Some tisted soul is killing young African-American professionals in Baltimore. The vitims are being discovered nude in their bathtubs, cause of death unknown, their faces defilded with Confederate flag decals. Charging into this baffling state of affairs comes journalist Darryl Billups, fresh from solving a rash of neo-Nazi bombings and murders that terrorized the city. Darryl's life is on the upswing- he's growing closer by the day to his live-in-love, Yolanda, and her young son, Jamal. Plus Darryl's been promoted to management at the "Baltimore Herald".
But when he gets a tip about the Confederate flag murders from a friendly detective. Darryl temporarily abandons his editing duties and eagerly returns to the world of reporting.
Relying on investigative tricks learned over the years-and a few ad-libbed out of necessity-Darryl unwittingly places himself within the deadly orbit of the killer, who also claims a young black doctor in Atlanta. It's not long before Darryl's probing begins to have surreal impacts that put his career, and life, in jeopardy. A consequence of taking on a crafty murderer who's placed Darryl's name on "Satan's Guest List"-a list of those slated to die. As sensational and heart-pounding as the first Darryl Bilups mystery HIDDEN IN PLAIN VIEW is a breathtaking chase into a twisting labyrinth of tormented emotions, misguided passions, revenge and destruction.
"Kudos to Walker for creating character who is realistic and entertaining--and who challenges the reader's sensibilities. . .Walker isvery good."( Washington Post Book World )
|Publisher:||Publishing Mills, Inc., The|
|Edition description:||Abridged, 4 Cassettes|
|Product dimensions:||4.25(w) x 2.75(h) x 6.30(d)|
About the Author
The son of two Baltimore public school teachers, Blair S. Walker used to entertain himself in elementary school by writing short stories. The practice was frowned upon by instructors who wanted Walker to pay attention in class rather than secretly heed his muse. After serving in the Army as a Korean linguist, Walker attended the University of Maryland and worked as an intern reporter with the Baltimore Sun. Hired by the Orlando Sentinel after college, Walker was fired after six months by an editor who disparagingly noted that Walker’s writing ability was marginal at best! A former financial writer with USA Today, Walker has been an editor with New York Newsday and the Washington Post, and a newsman with the Associated Press. The author of three novels featuring investigative reporter Darryl Billups, Walker holds a University of Maryland J.D. degree and currently lives in South Florida, where he’s pursuing a lifelong dream of learning to fly helicopters.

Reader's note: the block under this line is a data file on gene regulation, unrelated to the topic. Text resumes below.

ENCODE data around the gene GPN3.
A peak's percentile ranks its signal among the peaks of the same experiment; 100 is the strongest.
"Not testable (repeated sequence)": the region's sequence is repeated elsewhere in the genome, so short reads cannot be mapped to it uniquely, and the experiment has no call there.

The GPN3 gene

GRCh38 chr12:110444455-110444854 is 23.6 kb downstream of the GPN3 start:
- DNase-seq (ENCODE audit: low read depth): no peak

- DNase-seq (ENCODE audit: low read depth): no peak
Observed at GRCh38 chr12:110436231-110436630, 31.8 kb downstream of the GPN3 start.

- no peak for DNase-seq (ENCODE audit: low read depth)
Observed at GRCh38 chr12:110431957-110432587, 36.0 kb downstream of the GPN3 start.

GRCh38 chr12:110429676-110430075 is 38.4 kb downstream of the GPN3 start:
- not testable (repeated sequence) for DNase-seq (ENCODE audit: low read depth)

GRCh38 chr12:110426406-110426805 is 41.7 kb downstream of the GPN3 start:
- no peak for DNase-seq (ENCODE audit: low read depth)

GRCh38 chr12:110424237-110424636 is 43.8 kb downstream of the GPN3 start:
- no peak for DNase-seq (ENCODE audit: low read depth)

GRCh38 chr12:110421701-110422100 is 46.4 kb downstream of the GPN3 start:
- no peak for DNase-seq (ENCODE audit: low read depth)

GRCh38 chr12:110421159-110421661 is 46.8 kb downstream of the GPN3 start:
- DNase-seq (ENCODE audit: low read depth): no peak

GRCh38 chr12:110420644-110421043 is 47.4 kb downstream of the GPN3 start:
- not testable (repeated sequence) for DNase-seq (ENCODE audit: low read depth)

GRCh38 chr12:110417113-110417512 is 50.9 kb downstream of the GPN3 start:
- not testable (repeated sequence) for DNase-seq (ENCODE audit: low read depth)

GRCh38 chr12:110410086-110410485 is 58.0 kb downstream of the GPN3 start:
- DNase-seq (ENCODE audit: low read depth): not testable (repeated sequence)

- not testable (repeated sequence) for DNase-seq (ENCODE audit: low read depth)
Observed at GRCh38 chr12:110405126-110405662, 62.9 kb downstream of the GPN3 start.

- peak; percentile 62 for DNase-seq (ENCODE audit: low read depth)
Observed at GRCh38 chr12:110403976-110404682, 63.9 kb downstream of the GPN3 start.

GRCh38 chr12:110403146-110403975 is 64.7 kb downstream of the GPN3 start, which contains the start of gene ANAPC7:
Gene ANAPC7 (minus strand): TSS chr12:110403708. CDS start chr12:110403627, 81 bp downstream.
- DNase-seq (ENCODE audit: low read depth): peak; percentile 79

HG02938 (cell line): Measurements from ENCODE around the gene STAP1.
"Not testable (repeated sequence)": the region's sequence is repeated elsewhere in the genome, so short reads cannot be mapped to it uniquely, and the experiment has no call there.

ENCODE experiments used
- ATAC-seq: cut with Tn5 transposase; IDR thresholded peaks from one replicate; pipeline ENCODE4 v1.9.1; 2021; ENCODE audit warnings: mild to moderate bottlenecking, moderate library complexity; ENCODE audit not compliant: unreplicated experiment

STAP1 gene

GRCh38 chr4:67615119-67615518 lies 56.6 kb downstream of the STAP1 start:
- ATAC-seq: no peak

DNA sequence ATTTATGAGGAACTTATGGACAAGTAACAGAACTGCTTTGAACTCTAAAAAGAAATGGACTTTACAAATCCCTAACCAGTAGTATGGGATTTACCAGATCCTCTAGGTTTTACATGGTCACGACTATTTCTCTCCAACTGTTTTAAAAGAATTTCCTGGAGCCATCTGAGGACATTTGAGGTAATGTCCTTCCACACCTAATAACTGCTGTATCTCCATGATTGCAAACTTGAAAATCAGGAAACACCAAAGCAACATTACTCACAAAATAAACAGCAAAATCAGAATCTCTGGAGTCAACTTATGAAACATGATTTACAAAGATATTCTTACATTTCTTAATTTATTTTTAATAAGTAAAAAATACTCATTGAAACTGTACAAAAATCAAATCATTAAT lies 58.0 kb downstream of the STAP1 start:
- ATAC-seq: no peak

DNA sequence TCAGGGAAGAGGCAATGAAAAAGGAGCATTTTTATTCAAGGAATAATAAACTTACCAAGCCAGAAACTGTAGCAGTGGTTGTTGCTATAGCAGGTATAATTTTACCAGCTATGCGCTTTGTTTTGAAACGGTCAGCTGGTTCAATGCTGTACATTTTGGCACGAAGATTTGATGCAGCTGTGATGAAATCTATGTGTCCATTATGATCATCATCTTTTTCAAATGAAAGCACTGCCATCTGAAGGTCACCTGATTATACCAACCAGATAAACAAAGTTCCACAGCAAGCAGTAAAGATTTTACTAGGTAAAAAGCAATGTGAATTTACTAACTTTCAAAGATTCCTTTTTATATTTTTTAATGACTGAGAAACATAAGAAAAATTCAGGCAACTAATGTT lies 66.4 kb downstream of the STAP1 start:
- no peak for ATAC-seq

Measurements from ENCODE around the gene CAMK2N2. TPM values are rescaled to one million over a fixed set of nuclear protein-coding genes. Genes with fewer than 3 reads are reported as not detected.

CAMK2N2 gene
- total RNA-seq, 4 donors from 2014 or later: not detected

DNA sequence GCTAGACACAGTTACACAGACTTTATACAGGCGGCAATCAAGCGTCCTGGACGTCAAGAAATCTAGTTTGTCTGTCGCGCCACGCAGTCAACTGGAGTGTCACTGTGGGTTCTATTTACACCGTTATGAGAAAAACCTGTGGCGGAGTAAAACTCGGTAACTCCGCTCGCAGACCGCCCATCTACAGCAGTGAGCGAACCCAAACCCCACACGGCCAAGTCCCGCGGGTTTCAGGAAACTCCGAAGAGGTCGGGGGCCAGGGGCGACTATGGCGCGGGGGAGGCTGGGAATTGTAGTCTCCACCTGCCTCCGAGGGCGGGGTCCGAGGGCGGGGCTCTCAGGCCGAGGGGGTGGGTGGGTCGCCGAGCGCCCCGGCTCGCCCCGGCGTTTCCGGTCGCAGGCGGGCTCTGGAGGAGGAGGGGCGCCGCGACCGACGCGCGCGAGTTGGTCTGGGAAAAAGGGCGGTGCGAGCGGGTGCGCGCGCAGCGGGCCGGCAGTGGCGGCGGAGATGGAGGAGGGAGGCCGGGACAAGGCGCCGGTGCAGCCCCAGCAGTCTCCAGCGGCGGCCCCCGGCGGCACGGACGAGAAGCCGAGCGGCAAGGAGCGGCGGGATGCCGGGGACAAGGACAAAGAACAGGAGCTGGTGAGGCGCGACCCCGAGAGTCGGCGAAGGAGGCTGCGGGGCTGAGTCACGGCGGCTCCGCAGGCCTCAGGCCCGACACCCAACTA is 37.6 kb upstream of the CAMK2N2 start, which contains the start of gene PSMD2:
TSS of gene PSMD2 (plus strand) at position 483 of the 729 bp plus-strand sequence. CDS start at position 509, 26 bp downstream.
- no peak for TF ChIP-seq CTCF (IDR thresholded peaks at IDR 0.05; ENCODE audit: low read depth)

Read an Excerpt
When it comes to spreading a fog of temporary insanity inside the male brain, few things rival sex. But this time it's my girlfriend's sister who's lost her mind -- that's the only way I can explain the ridiculous proposition she just whispered in my ear.
"What's the matter, Darryl Billups, you frigid? Imagine that shit, a frigid brother! Now that's got to be a damned first!" LaToya laughs easily as she tightens her hold on my tie. Her other hand has a death grip on my behind.
Smiling sweetly, LaToya pulls me toward her and smacks her lips. At this point I realize that this simple child might not be joking. This is my punishment for those times I've glanced at LaToya and idly wondered what her shapely pelvis would feel like wriggling under mine.
From the next room comes the sound of rustling bedsheets. LaToya's twin sister, Yolanda -- my girlfriend and potential fiancé -- is still asleep. In our apartment! "Look, LaToya, this isn't funny. I don't know what you're trying to prove, but you need to chill," I say in a low voice. "I know you don't want me to call your sister!" Grabbing at her wrists, I pull her hands away and step back.
Arching her unkempt eyebrows, LaToya lets out a snorting laugh. "Go ahead, call her ass," she says with a contemptuous wave. "See if I care. Because me and Sis share everything."
I'm halfway tempted to call her bluff and wake Yolanda.
But nothing but major-league unpleasantness would flow from that move. And blood is still thicker than water -- I don't want to stack LaToya's word against mine. Anyway, LaToya will be out of here and back in Houston in a few days.
It's amazing how two children from the same family, identical twins at that, could be so different. Yolanda has her adventuresome side, but for the most part she's prudent, sensible, responsible. I guess she has to be with a three-year-old son.